- The Gallant Spaniard
The Gallant Spaniard
Translated by Philip Krummrich
This edition, translated by Philip Krummrich, consists of a critical introduction and a full verse translation of the play with notes.
Cervantes and The Gallant Spaniard
Cervantes in English
Critical Statements on the Play
Miguel de Cervantes Saavedra (1547–1616) is widely considered the greatest writer in the history of the Spanish language. He authored lauded works of verse, theater, and prose, chief among them Don Quixote.
Philip Krummrich is a professor of comparative literature at Morehead State University.
"Krummrich's competent full verse translation of The Gallant Spaniard is the first English edition of one of Cervantes's most daring plays. Its nuanced and emphathetic staging of Christian-Muslim relations in Imperial Spain will appeal to Cervantine readers everywhere. This is a much needed addition to the translated body of Cervantes's theater."
—Moisés R. Castillo, author of Indios en escena: La representación del amerindio en el teatro del Siglo de Oro
"The Gallant Spaniard is one of the most surprising and interesting works for the contemporary Cervantes reader, exploring otherness, war, and humanity with ethical complexity. This first English translation does the work justice because, despite the difficulties of respecting the original verse, it achieves admirable accuracy in meaning as well as idiomatic naturalness in language."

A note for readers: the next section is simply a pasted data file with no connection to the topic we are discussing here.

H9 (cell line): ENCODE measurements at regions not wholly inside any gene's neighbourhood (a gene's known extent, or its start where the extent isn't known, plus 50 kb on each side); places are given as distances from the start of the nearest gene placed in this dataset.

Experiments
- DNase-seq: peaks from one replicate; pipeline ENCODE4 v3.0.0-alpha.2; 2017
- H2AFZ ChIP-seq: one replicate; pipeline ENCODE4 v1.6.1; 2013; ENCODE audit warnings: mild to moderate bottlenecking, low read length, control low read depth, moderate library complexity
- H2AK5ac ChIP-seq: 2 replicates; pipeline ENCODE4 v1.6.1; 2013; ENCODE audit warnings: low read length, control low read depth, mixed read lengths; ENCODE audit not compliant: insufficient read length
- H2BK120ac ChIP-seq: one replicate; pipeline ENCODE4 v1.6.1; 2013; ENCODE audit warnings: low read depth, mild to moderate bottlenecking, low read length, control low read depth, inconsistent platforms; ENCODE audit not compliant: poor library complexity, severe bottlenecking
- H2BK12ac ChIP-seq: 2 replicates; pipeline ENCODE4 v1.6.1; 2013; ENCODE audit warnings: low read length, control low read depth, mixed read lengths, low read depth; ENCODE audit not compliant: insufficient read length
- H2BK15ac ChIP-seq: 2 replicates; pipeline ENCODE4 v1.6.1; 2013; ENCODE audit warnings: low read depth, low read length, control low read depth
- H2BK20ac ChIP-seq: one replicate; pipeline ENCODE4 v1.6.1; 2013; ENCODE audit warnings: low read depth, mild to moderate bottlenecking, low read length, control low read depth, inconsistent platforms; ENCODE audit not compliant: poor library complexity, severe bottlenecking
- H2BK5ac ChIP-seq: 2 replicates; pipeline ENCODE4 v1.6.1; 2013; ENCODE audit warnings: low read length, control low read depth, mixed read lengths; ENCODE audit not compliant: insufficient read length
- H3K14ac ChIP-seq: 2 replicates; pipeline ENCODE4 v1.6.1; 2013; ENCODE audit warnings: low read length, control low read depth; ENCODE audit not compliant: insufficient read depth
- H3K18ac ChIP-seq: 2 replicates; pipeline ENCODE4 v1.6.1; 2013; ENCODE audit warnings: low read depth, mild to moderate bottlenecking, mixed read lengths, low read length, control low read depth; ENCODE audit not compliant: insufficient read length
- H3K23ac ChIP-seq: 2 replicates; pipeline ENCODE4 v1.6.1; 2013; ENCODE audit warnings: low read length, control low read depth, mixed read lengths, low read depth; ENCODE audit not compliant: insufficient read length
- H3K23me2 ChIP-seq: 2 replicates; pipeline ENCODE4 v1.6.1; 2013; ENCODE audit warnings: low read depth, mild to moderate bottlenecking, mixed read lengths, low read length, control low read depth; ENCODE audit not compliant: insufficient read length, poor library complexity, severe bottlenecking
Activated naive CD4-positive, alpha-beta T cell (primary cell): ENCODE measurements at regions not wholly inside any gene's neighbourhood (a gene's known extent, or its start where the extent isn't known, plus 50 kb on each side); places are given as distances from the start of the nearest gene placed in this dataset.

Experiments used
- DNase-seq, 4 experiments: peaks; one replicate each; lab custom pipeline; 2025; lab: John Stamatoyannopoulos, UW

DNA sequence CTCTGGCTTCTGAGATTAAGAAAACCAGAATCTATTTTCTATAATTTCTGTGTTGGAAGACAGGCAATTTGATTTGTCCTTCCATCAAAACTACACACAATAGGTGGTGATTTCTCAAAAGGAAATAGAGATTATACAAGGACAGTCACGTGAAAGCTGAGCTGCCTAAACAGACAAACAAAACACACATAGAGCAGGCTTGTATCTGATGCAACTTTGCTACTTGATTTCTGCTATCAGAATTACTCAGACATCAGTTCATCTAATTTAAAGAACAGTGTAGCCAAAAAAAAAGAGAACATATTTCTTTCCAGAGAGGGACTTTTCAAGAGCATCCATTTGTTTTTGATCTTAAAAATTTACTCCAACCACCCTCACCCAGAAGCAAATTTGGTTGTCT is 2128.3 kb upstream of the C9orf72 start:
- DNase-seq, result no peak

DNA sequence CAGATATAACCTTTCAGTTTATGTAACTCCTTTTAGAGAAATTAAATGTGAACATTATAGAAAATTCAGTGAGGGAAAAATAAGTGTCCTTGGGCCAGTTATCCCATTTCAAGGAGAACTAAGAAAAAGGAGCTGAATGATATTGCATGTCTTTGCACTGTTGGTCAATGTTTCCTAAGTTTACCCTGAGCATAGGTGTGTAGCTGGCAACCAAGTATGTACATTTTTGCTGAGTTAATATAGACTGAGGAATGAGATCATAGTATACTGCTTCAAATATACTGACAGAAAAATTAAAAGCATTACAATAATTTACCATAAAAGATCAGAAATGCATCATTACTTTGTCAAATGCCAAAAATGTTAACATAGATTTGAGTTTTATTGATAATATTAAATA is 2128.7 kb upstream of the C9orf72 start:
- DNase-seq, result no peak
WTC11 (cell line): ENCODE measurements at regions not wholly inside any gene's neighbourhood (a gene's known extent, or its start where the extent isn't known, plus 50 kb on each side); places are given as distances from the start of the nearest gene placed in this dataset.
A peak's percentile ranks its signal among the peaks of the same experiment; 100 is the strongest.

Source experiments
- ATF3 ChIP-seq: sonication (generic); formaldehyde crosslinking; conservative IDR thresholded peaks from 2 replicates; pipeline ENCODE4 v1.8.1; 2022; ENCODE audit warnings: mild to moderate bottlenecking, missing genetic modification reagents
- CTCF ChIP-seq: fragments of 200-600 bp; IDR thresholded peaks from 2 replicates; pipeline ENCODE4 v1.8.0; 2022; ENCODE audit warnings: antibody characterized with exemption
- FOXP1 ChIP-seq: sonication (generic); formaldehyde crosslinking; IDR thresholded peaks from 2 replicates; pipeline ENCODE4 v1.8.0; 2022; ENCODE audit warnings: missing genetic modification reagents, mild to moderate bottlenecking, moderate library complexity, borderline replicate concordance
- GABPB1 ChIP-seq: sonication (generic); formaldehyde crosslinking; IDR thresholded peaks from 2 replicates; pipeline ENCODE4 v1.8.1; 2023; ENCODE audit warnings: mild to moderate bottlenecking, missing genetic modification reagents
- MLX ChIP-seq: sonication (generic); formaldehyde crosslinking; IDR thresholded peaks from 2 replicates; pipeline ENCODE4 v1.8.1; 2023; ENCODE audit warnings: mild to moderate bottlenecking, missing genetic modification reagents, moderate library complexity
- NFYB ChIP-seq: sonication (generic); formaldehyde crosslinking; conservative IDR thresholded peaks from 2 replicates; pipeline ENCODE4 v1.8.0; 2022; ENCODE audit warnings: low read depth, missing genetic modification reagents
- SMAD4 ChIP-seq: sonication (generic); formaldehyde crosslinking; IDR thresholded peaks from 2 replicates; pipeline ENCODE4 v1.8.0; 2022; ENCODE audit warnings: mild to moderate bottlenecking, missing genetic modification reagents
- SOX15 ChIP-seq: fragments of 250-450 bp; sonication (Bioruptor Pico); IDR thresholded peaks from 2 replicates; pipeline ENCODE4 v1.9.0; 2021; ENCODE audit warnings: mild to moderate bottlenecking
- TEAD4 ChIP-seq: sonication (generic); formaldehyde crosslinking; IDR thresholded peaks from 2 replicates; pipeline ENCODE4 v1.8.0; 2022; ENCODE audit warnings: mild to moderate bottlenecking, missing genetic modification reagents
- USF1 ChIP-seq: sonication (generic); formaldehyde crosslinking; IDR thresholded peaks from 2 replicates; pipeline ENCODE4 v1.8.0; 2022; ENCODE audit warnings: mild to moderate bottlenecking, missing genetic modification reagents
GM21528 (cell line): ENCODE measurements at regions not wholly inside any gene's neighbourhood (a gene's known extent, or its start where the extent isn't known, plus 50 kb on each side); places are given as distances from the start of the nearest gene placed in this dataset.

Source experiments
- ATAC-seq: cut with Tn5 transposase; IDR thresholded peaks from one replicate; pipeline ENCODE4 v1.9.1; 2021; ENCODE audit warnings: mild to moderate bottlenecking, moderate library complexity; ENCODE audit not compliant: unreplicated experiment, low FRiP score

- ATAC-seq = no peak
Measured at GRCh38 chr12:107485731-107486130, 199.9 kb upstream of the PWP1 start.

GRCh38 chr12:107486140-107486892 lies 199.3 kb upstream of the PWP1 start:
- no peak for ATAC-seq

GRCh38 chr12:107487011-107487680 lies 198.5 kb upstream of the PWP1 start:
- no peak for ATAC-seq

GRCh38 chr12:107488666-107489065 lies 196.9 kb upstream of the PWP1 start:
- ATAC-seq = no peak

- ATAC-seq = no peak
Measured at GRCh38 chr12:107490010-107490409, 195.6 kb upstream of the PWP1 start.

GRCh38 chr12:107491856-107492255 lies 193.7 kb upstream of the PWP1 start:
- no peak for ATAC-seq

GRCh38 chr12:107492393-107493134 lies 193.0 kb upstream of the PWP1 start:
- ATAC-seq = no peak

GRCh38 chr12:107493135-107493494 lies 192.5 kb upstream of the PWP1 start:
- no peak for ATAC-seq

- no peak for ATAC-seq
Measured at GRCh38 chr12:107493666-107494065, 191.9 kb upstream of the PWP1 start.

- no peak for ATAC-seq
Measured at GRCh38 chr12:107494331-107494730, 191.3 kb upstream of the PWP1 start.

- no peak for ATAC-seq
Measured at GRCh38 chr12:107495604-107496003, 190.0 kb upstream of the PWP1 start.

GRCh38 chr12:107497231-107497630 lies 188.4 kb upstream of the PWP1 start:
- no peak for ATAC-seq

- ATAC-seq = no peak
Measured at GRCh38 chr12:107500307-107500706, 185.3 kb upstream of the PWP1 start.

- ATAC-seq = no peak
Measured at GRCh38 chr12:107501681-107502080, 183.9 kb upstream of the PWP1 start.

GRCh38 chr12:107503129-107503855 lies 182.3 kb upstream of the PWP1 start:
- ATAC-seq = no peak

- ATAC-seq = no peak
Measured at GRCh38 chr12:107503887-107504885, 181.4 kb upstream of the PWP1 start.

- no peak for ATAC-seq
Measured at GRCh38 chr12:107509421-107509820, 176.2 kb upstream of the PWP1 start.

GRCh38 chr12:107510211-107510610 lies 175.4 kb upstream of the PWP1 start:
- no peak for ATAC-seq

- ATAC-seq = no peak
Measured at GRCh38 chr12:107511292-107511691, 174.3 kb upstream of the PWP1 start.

—Mercedes Alcalá Galán, author of "Con esta carga nacemos las mujeres": Discursos sobre el cuerpo femenino en la España de Cervantes
"The Gallant Spaniard truly advances Cervantes's scholarship and Golden Age theatre by adding new titles to the repertory through translation."
—Esther Fernández, author of To Embody the Marvelous: The Making of Illusions in Early Modern Spain
Cervantes could have drawn on several written sources for the background regarding the siege of Oran. He also had the opportunity to hear from eyewitnesses who had participated in the defense of the town of Oran when he was sent there on behalf of the king in 1581. There is some uncertainty as to when he actually wrote The Gallant Spaniard, but by the time he tried to peddle it and the rest of his Eight Comedies and Eight Interludes, near the end of his life, North African themes no longer appealed to the playgoing public. Fascinating though The Gallant Spaniard has proven to scholars as part of Cervantes’s body of work, it never made it to the stage during his lifetime, and it remains a work far better suited to reading than to performance. The visual effects that Cervantes calls for, such as Alimuzel riding in on a horse, are easy enough to imagine, but impractical to stage.